Friday, November 01, 2002

N.J. Democrat Features Sniper Suspect in Political Ad

"Scott Garrett shouldn't be blamed for the sniper,'' says a commercial that Anne Sumers' campaign has begun airing in a district in the northern part of the state. "But Garrett's positions are the problem."

Oh, I see. It's not his fault that John Allen Muhammad shot those people. It's only his fault that Muhammad had the means to do so.

Jeff Garcia, a spokesman for Sumers, defended the ad as an attempt to use a recent event to bring the important issue of gun control to the voters.

The commercial opens with a newspaper photo of Muhammad, who faces charges in the shooting deaths that terrorized the Washington, D.C., area this month. That fades to the image of a barrel of a gun on one side of the screen and a picture of Garrett on the other.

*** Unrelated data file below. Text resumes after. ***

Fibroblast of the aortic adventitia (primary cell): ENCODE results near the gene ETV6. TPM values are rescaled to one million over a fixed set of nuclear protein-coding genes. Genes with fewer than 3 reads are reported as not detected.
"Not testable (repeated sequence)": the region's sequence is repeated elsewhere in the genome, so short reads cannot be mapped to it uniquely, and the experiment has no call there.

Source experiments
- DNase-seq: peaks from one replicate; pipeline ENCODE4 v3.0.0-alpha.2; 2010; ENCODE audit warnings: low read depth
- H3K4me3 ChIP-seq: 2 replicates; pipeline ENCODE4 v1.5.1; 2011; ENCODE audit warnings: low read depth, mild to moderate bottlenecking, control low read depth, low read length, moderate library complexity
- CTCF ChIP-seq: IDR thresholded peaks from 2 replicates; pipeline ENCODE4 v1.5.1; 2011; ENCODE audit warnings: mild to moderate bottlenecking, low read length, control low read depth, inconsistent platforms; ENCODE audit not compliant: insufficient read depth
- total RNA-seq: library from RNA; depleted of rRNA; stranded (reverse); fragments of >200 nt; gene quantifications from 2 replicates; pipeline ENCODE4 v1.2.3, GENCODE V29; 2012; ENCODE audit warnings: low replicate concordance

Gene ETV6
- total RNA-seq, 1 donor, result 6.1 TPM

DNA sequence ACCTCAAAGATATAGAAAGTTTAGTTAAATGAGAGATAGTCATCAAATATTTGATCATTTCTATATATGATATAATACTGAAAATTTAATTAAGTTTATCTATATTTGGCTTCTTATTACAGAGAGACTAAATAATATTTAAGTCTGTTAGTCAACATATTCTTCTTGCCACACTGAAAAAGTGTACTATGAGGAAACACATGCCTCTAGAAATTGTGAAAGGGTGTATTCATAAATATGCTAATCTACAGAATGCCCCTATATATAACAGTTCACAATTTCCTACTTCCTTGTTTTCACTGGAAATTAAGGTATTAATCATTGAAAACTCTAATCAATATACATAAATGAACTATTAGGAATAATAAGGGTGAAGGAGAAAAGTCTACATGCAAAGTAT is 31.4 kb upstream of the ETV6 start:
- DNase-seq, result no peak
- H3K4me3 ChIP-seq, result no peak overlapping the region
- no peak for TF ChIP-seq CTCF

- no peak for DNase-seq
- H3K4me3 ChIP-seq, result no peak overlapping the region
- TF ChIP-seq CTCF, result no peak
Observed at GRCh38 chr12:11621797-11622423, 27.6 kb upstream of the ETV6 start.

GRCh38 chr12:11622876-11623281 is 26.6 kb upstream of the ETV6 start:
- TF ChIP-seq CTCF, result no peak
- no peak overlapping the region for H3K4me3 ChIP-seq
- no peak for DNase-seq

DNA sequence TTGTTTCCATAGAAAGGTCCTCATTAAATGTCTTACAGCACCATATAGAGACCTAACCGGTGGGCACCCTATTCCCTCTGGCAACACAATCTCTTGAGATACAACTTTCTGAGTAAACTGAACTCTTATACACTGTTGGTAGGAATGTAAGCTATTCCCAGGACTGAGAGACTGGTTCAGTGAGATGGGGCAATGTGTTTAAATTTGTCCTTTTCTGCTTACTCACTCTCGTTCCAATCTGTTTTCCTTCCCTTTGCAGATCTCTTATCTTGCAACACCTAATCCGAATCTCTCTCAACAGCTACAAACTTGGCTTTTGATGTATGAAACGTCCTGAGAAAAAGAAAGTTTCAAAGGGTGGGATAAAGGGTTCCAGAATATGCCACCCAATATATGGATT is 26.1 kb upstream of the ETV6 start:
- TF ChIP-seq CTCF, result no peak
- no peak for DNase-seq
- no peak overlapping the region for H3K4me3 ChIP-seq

Garrett and Sumers are contesting an open House seat that retiring GOP Rep. Marge Roukema has long held. Republican strategists say that Garrett is on his way to victory. Democrats concede Sumers will need a late surge to win.

Desperate times call for desperate measures, eh, Anne?

Thursday, October 31, 2002

Adams addresses charity dinner in New York

The Sinn Fein President has addressed a dinner in New York. The dinner is aimed at raising money for families of the victims of the 11 September attacks.

The annual event is normally used to raise funds for the party but this year, all the proceeds will go to a fund for relatives of construction workers killed in the atrocities.

UP NEXT: Osama bin Laden holds charity goat-milking event to assist victims of the bombings of Enniskillen and Shankill Road.